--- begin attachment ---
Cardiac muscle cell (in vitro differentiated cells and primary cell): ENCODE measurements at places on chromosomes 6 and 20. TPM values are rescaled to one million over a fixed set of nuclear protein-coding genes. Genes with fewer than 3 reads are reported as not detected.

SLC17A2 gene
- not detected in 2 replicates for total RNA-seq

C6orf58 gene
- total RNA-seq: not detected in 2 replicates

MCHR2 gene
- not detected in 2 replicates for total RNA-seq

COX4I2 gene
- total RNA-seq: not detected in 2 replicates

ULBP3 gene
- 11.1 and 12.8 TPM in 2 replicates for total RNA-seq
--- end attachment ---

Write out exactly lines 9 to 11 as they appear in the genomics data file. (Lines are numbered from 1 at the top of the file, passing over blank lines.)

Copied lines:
- total RNA-seq: not detected in 2 replicates

ULBP3 gene
- 11.1 and 12.8 TPM in 2 replicates for total RNA-seq